Title track “No Bells on Sunday” could fit right in on the Smashing Pumpkins’ recent Adore reissue with its airy keyboard and synth swells. Sure, it offers the typical gloomy and reflective Lanegan tropes, but it’s not memorable or even interesting. More of the same turns up on “Smokestack Magic”, but its saving grace is Lanegan channeling his inner Tom Waits and even Layne Staley for the EP’s most dynamic vocal performance.

The No Bells on Sunday EP isn’t a total wash, however. It’s obvious why “Sad Lover” was chosen as the first single. It’s an uptempo rocker powered by processed, wailing guitars underneath a bone-tight snare beat. Lanegan paints his typical dreary picture as he bellows, “I hate when that red sun goes down / And birds are only shadows on the pavement / And they’re breaking up my heart, I can’t evade it / I hate when that red sun goes down.” The song is an obvious bone-throw to fans of Lanegan’s edgier rock leanings, but, in context, it at least gives the EP a semblance of a pulse. On the flipside, “Jonas Pap", the EP’s token acoustic tune, is straightforward in approach, and it works due to its campfire folk vibe that recalls Lanegan’s dark but beautiful 2001 LP, Field Songs.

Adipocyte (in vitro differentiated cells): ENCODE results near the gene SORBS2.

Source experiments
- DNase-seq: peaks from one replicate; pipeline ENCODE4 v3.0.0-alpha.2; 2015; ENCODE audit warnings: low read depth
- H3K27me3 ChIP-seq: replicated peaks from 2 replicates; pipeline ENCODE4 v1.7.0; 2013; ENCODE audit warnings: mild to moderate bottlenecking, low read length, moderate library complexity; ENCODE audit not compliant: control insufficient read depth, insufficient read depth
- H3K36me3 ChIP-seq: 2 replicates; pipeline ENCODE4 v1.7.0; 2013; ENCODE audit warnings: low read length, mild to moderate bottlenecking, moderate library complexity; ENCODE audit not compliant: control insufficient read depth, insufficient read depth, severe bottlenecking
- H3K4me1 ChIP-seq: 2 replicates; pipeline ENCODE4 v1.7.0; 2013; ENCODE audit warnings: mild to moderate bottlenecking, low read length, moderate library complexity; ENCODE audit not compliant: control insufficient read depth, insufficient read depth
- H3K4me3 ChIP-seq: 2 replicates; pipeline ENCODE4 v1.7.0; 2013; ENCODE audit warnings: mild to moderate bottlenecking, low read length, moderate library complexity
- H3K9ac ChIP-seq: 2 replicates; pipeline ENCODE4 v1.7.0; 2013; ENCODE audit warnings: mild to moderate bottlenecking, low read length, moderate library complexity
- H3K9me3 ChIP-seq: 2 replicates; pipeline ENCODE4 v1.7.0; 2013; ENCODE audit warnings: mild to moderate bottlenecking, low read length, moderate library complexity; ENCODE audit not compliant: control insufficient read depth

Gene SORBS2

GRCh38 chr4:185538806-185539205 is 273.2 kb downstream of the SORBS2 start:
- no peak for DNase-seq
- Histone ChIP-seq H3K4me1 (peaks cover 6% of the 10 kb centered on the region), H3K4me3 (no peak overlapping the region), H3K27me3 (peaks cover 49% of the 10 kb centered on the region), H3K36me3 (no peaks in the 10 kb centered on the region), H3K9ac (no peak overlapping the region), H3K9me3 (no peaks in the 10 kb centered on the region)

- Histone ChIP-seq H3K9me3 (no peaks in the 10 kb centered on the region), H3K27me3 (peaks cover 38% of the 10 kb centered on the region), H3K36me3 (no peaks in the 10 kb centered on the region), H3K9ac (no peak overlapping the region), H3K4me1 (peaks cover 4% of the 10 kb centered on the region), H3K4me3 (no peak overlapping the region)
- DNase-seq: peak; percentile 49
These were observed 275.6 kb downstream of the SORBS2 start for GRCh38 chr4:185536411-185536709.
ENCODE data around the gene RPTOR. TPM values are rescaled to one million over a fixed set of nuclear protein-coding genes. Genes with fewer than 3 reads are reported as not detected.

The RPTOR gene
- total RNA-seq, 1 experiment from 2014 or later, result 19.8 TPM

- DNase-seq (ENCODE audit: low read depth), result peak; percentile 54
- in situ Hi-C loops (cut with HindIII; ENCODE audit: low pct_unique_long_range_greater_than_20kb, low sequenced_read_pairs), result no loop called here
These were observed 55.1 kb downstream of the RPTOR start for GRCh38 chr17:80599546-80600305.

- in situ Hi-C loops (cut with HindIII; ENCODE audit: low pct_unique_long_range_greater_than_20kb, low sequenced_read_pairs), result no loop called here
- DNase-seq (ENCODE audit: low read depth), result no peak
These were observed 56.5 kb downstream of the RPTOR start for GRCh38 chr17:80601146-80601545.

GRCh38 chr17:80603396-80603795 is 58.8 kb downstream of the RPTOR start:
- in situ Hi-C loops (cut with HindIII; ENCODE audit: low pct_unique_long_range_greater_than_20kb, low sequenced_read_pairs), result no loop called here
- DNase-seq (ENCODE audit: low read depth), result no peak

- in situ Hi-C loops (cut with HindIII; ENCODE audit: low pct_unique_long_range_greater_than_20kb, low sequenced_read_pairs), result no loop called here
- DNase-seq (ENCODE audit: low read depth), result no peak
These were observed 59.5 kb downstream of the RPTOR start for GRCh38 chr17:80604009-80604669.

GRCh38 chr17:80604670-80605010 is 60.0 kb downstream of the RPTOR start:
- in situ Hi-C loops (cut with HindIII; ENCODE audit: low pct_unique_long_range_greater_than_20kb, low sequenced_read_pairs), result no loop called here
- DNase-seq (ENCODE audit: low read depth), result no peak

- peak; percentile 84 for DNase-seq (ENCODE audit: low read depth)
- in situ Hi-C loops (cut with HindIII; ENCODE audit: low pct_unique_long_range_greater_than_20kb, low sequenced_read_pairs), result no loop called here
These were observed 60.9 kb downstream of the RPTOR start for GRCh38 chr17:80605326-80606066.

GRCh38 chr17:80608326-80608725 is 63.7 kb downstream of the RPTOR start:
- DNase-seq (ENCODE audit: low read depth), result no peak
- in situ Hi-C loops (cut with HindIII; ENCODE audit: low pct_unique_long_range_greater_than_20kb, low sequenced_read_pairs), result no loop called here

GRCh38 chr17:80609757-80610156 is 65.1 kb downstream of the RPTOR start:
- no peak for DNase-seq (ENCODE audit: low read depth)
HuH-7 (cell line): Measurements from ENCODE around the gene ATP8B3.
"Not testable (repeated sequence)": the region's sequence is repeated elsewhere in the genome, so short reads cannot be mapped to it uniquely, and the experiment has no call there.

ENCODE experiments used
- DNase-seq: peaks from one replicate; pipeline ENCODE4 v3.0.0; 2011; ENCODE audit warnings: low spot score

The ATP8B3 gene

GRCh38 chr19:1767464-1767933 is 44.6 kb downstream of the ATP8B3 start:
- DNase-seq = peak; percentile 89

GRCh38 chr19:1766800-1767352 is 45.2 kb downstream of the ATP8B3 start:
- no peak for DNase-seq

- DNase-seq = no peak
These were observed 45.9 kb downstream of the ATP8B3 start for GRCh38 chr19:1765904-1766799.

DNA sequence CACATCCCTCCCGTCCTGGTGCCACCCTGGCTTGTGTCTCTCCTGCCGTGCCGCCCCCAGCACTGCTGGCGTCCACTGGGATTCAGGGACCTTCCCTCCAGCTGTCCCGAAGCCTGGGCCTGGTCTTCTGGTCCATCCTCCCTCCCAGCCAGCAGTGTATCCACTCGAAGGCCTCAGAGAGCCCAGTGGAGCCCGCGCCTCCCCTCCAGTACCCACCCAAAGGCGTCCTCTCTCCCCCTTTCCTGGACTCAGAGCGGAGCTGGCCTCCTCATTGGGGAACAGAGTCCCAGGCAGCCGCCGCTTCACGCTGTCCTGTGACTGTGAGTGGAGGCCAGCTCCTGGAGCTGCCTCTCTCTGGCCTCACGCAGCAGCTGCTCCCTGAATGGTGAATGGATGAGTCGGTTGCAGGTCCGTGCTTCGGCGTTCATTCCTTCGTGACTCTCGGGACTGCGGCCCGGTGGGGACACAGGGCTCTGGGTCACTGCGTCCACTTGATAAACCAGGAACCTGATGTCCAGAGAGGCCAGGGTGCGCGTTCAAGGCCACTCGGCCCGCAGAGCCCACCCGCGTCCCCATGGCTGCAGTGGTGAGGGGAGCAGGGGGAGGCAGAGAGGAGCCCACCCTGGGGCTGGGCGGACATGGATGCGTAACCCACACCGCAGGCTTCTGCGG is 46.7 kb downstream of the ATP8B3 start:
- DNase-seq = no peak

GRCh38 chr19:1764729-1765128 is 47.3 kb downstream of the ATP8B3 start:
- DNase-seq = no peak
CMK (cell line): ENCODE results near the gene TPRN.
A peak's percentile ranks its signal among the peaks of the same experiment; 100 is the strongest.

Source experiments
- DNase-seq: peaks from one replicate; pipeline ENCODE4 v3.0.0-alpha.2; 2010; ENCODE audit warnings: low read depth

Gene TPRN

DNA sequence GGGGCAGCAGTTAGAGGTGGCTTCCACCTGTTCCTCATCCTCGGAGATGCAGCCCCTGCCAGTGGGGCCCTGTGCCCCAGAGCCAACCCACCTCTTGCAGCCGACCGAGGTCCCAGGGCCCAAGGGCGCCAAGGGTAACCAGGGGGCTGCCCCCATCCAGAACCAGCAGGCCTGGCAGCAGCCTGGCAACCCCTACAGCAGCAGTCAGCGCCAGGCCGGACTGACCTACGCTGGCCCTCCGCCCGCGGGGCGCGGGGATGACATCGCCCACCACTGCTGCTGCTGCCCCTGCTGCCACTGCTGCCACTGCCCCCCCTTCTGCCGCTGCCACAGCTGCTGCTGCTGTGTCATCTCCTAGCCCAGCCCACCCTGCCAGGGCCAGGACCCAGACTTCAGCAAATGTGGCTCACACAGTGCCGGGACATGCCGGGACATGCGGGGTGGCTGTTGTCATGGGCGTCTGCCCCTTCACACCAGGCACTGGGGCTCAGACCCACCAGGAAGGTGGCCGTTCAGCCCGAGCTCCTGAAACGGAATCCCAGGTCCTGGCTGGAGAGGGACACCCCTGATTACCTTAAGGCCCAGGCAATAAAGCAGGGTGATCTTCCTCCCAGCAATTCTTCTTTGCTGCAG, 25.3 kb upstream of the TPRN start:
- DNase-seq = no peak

While there are some quality moments on the No Bells on Sunday EP, they’re few and far between. It’s surprising to find Lanegan as unfocused and scatterbrained as he is here, seemingly bogged down in experimentation that is too often dull and tedious. Here’s hoping that the No Bells on Sunday EP is simply a document of the moment and not an indication of what’s to come on Phantom Radio.

4
Music


Books


Film


Recent
Books

How the Template for Modern Combat Journalism Developed

The superbly researched Journalism and the Russo-Japanese War tells readers how Japan pioneered modern techniques of propaganda and censorship in the Russo-Japanese War.

Film

From Horrifying Comedy to Darkly Funny Horror: Bob Clark Films

What if I told you that the director of one of the most heartwarming and beloved Christmas movies of all time is the same director as probably the most terrifying and disturbing yuletide horror films of all time?

Music

The 50 Best Songs of 2007

Journey back 13 years to a stellar year for Rihanna, M.I.A., Arcade Fire, and Kanye West. From hip-hop to indie rock and everywhere in between, PopMatters picks the best 50 songs of 2007.

Music

'Modern' Is the Pinnacle of Post-Comeback Buzzcocks' Records

Presented as part of the new Buzzcocks' box-set, Sell You Everything, Modern showed a band that wasn't interested in just repeating itself or playing to nostalgia.